Human Resources Blog - Spark Hire
How to Tell a Candidate They Didn’t Get the Job

How to Tell a Candidate They Didn’t Get the Job

There’s no easy way to tell someone they didn’t get the job, however, breaking the news quickly is a must. While it may feel better putting off letting go of a candidate, ultimately, it’s respectful to inform them as soon as possible so that they can begin searching for other opportunities. If it’s time to have that conversation with someone who applied for an open role within your company, here are some tips to keep in mind:

Break the news early in the discussion

Some people get uncomfortable with this type of conversation and try to stall to avoid having to deliver unpleasant news. In reality, the conversation is much easier when it’s short and to the point. Skip the urge to make small talk or provide a long preamble about why you’re calling them today.

But don’t be too blunt about it

This will likely be difficult news for the candidate to hear, so don’t just tell them they didn’t get the job and get off the line. Explain that the choice was difficult, and acknowledge the qualifications and positive traits that they offer.

Provide some insight about why they weren’t the right fit

If possible, you might want to provide some guidance about why the chosen candidate was selected. For example, perhaps they had more experience working with a certain type of client or computer program. Knowing this can help to soften the blow so that the individual who didn’t receive the job offer realizes that it truly wasn’t personal.

Explain why these traits are relevant to the job

Once you’ve specified what the other candidate had that they didn’t, it’s important to briefly put these skills into context as it pertains to the job in question. Explain why these abilities are necessary in order for someone to succeed within your company.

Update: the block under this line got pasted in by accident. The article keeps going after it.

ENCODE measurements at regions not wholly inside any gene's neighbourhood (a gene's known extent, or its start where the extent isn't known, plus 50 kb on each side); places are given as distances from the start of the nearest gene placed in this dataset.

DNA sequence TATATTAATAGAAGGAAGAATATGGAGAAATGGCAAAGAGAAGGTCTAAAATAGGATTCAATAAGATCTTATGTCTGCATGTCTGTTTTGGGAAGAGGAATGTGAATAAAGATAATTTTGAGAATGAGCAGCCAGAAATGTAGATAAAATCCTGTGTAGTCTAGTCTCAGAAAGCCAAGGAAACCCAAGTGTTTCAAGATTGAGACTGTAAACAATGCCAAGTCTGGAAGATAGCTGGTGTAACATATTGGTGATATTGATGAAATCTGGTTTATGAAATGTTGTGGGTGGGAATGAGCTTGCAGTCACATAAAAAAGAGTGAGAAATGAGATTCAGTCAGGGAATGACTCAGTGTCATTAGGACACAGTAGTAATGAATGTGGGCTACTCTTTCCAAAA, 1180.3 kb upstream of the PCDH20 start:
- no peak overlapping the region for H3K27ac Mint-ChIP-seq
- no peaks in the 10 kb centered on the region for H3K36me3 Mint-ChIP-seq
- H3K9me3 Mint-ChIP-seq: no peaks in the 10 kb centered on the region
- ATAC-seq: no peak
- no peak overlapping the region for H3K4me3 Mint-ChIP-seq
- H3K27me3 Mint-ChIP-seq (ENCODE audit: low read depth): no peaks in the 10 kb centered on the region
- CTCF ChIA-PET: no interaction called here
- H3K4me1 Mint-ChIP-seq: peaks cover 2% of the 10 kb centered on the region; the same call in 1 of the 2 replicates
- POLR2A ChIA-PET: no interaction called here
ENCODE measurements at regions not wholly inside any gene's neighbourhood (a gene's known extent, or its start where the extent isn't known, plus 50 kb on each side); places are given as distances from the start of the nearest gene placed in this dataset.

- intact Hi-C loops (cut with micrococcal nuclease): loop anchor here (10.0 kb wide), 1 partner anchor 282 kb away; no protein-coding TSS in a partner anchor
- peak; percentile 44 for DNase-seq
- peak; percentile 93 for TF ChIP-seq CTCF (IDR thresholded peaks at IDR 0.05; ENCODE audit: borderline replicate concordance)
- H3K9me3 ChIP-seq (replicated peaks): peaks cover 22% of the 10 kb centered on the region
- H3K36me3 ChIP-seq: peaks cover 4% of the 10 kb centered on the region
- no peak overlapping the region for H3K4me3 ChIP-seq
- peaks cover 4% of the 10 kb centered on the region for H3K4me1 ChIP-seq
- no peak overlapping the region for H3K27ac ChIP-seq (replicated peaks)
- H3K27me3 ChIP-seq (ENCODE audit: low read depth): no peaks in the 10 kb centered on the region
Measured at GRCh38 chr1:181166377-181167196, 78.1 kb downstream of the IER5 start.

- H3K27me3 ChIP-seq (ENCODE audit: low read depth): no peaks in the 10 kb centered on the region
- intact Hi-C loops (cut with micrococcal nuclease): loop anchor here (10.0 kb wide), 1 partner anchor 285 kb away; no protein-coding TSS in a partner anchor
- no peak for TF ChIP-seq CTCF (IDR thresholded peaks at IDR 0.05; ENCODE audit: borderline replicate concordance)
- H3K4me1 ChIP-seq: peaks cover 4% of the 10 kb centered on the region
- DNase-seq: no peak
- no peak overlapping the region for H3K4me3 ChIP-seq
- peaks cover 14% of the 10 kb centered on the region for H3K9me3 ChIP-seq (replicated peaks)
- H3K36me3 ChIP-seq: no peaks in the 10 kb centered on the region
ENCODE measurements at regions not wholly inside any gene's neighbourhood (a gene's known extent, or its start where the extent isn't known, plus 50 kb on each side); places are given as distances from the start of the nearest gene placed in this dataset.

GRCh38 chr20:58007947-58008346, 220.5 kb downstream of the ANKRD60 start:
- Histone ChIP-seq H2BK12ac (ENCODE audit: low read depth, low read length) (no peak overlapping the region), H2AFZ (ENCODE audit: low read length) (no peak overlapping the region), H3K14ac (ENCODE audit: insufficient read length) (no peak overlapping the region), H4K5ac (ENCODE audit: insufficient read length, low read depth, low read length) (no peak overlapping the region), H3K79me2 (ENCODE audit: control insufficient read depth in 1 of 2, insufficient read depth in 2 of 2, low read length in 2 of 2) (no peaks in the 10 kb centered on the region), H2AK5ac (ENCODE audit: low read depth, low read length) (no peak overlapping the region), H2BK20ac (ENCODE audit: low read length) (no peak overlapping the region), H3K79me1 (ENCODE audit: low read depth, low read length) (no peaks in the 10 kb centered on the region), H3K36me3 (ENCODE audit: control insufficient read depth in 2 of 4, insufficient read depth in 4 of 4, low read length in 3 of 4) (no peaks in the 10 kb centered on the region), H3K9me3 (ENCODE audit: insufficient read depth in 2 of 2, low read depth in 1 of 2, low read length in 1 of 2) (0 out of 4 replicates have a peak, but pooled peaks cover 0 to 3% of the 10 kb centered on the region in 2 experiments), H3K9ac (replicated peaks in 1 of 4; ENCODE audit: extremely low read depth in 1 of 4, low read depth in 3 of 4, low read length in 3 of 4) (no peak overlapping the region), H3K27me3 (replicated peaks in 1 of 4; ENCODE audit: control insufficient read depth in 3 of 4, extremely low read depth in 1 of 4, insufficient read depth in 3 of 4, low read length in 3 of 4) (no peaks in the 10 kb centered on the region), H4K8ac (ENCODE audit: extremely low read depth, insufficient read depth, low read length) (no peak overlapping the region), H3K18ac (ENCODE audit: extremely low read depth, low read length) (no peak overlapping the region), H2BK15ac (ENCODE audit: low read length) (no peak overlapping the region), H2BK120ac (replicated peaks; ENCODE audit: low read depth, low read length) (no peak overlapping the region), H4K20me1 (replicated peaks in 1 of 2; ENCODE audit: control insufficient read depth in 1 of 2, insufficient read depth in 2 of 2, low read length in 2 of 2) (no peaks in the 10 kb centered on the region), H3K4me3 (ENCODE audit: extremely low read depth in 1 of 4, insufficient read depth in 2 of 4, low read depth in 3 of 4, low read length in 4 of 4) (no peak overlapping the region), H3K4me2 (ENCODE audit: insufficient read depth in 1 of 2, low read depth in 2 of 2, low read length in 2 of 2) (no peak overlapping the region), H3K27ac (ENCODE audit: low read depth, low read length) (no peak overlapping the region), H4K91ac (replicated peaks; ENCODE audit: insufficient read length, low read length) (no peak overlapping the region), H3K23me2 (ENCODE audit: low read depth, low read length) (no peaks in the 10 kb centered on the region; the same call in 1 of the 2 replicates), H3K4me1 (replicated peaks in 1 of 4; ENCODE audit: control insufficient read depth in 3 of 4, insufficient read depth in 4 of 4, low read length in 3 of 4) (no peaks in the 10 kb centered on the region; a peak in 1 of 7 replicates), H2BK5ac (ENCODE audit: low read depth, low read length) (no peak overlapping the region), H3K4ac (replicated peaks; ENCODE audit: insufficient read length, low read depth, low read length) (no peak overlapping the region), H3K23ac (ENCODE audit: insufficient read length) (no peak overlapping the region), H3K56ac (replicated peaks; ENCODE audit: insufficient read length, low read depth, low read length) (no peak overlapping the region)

Encourage them to stay in touch

A candidate may feel awkward once they’ve heard that they weren’t selected for the job. If you liked what this person had to offer, but didn’t feel that they were the right choice for that particular role, encourage them to keep in touch in case other opportunities arise in the future.

Once you’ve covered these points, sincerely wish the candidate well. You may also want to give them a chance to ask you any questions they may have. You’re not obligated to do this, but it can help to provide clarity for a candidate moving forward. Once this is complete, the conversation is over. The dialogue doesn’t have to be long and drawn out in order to be effective for both parties.

Image: Jakub Jirsak/

Lauren Levine

Lauren Levine is a copywriter/blogger who contributes to a number of magazines and websites including The Frisky, USA Today, and others. She also authors her own blog called Life with Lauren. She loves cooking, anything on the E! network, and is trying to convince herself that running isn't so bad.